Meet the director
Björn Krondorfer is Director of the Martin-Springer Institute at Northern Arizona University and Endowed Professor of Religious Studies in the Department of Comparative Cultural Studies. He received his Ph.D. at Temple University, Philadelphia. His field of expertise is religion, gender & culture, and (post-) Holocaust and reconciliation studies. He is the recipient of the Norton Dodge Award for Scholarly and Creative Achievements. His scholarship helped to define the field of Critical Men’s Studies in Religions. He has been invited to speak, present his research, and facilitate intercultural seminars in South Africa, Australia, South Korea, Finland, Armenia, Poland, United Kingdom, Italy, Israel & Palestine, Germany, Switzerland, Bosnia and Herzegovina, Austria, The Netherlands, Belgium, and Canada. He was a guest professor at the Institute of Theology and the History of Religion at the Freie University Berlin, Germany (2007-08) and held the status of visiting Faculty Affiliate at the University of the Free State, South Africa.
Publications include Reconciliation in Global Context: Why it is Needed and How it Works (SUNY, 2018), Male Confessions: Intimate Revelations and the Religious Imagination (Stanford UP, 2010), Men and Masculinities in Christianity and Judaism (SCM London, 2009), Men’s Bodies, Men’s Gods (New York UP, 1996), Remembrance and Reconciliation (Yale UP, 1995), and Body and Bible (Trinity Press, 1992). He guest-edited four journal issues, Strangers or Neighbors? Jewish, Muslim, and Christian Perspectives on Refugees (CrossCurrents 2018), Antisemitism and Islamophobia (CrossCurrents 2015), Masculinities and Religion (Religion and Gender 2012), and Embattled Masculinities in the Religious Traditions (CrossCurrents 2011). He also published three volumes in German on the cultural and theological legacy of the Holocaust and edited Edward Gastfriend’s My Father’s Testament: Memoir of a Jewish Teenager, 1938-1945 (Temple UP, 2000). He serves on several editorial and advisory boards.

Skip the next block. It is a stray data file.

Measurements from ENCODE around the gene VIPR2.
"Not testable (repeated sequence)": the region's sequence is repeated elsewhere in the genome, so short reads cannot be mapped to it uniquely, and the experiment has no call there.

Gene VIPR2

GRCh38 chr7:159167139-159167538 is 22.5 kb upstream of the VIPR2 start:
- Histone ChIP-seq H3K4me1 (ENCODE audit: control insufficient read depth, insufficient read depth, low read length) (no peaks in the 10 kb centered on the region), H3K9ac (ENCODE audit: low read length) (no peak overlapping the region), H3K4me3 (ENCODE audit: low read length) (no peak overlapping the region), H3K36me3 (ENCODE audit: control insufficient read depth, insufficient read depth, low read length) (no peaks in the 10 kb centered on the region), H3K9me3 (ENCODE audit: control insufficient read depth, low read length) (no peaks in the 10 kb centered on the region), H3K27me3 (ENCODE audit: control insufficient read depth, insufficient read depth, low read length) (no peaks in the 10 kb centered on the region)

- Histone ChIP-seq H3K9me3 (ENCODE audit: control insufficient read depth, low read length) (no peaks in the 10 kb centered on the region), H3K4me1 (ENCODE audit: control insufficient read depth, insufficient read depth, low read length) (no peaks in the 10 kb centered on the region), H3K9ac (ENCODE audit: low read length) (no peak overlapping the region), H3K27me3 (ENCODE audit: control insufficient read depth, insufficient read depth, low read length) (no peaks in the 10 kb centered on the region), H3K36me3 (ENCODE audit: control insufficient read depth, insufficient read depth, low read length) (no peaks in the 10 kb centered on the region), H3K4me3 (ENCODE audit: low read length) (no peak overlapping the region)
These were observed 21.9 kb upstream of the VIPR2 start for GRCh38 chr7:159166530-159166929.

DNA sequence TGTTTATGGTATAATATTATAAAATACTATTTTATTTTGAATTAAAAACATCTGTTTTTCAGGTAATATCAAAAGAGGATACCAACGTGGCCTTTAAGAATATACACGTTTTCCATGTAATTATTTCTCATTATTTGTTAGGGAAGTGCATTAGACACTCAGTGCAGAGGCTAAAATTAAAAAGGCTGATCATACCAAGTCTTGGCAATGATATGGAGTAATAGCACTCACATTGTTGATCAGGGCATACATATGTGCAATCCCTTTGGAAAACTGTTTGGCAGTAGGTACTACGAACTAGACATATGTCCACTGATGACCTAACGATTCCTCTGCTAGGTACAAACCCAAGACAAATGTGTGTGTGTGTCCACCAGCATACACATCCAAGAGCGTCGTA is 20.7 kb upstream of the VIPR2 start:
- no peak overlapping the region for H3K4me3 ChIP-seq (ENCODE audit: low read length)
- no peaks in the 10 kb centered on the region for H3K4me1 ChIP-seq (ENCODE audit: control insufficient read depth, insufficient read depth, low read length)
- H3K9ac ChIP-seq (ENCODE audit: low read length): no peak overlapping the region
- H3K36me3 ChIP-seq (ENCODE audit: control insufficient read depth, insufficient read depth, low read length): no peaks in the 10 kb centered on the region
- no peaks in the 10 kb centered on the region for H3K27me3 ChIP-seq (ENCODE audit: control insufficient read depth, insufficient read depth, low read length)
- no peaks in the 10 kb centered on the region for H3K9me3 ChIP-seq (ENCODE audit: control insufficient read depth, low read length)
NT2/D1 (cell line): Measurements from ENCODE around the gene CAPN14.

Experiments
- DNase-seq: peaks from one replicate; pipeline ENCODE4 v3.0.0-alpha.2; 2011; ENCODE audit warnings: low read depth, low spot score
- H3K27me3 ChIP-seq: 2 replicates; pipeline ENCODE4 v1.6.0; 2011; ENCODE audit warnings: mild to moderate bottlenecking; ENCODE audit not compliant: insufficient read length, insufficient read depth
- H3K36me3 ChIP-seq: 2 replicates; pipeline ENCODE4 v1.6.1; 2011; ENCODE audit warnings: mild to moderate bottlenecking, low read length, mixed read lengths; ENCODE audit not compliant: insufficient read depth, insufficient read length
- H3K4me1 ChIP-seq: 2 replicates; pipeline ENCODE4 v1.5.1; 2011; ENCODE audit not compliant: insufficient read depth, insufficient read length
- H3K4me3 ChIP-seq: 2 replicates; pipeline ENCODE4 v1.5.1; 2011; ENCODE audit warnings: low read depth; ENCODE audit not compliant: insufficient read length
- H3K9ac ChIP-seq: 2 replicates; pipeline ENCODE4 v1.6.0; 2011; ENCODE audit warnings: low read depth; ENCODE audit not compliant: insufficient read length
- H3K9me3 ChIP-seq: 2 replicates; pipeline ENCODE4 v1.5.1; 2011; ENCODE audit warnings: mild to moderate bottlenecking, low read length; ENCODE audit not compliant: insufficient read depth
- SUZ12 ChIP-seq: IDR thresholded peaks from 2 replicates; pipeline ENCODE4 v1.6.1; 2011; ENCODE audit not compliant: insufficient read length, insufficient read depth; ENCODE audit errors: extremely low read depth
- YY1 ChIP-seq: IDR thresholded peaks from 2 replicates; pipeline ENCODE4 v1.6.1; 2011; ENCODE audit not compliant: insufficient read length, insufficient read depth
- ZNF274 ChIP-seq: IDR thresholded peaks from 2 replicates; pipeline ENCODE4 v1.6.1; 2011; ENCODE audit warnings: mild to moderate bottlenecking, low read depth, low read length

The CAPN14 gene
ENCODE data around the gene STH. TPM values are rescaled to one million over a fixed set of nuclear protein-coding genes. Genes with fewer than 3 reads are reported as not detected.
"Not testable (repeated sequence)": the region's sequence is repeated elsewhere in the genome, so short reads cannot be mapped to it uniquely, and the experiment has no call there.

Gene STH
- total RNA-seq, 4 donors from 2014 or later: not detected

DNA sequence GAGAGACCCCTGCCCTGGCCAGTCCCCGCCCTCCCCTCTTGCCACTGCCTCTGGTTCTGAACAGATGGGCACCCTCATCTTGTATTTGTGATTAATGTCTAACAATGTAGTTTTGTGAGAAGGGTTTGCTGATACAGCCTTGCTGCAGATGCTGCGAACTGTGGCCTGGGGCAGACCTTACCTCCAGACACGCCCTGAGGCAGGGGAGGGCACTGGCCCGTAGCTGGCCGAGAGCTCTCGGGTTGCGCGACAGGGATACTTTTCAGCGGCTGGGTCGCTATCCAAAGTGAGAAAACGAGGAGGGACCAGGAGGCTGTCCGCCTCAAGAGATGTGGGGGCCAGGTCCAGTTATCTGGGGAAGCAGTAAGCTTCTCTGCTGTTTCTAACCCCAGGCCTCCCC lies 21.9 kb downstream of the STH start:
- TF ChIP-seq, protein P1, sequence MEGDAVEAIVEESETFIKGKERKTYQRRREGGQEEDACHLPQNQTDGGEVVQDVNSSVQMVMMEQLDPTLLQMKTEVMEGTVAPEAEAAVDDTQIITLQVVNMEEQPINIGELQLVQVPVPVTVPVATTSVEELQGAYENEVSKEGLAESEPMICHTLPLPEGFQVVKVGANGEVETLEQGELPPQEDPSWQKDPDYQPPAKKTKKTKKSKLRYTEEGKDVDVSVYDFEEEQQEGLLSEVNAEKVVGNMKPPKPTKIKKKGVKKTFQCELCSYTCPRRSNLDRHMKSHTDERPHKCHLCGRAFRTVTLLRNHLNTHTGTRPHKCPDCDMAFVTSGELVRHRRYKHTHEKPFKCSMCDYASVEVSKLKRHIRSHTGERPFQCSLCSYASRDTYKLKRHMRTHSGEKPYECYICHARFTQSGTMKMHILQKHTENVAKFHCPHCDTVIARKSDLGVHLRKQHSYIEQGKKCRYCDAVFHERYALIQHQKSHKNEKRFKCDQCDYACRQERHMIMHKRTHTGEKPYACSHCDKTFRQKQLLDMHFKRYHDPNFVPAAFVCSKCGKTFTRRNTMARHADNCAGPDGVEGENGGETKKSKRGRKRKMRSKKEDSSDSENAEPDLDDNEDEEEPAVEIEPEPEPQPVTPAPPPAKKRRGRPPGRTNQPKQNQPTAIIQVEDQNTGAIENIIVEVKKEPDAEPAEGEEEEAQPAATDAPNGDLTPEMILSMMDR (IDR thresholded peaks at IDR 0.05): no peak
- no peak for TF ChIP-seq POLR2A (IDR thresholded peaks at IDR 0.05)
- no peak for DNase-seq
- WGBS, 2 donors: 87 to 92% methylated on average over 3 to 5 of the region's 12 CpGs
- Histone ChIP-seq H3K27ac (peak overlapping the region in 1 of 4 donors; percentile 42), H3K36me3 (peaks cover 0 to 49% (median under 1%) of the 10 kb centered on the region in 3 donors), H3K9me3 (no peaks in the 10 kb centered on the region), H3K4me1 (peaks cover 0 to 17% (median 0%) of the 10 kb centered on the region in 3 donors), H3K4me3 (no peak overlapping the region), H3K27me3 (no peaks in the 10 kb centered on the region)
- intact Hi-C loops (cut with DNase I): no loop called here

As director of the Martin-Springer Institute, he has organized several (inter)national academic symposia and has mentored the creation of exhibits on the Jewish Ghetto in Bedzin and the Berlin Wall. He has co-curated the art exhibitions Wounded Landscapes (2014) and Echoes of Loss: Artistic Responses to Trauma (2018). He has been awarded a one-month residential fellowship at the Santa Fe Art Institute on the theme of “truth and reconciliation” (2019).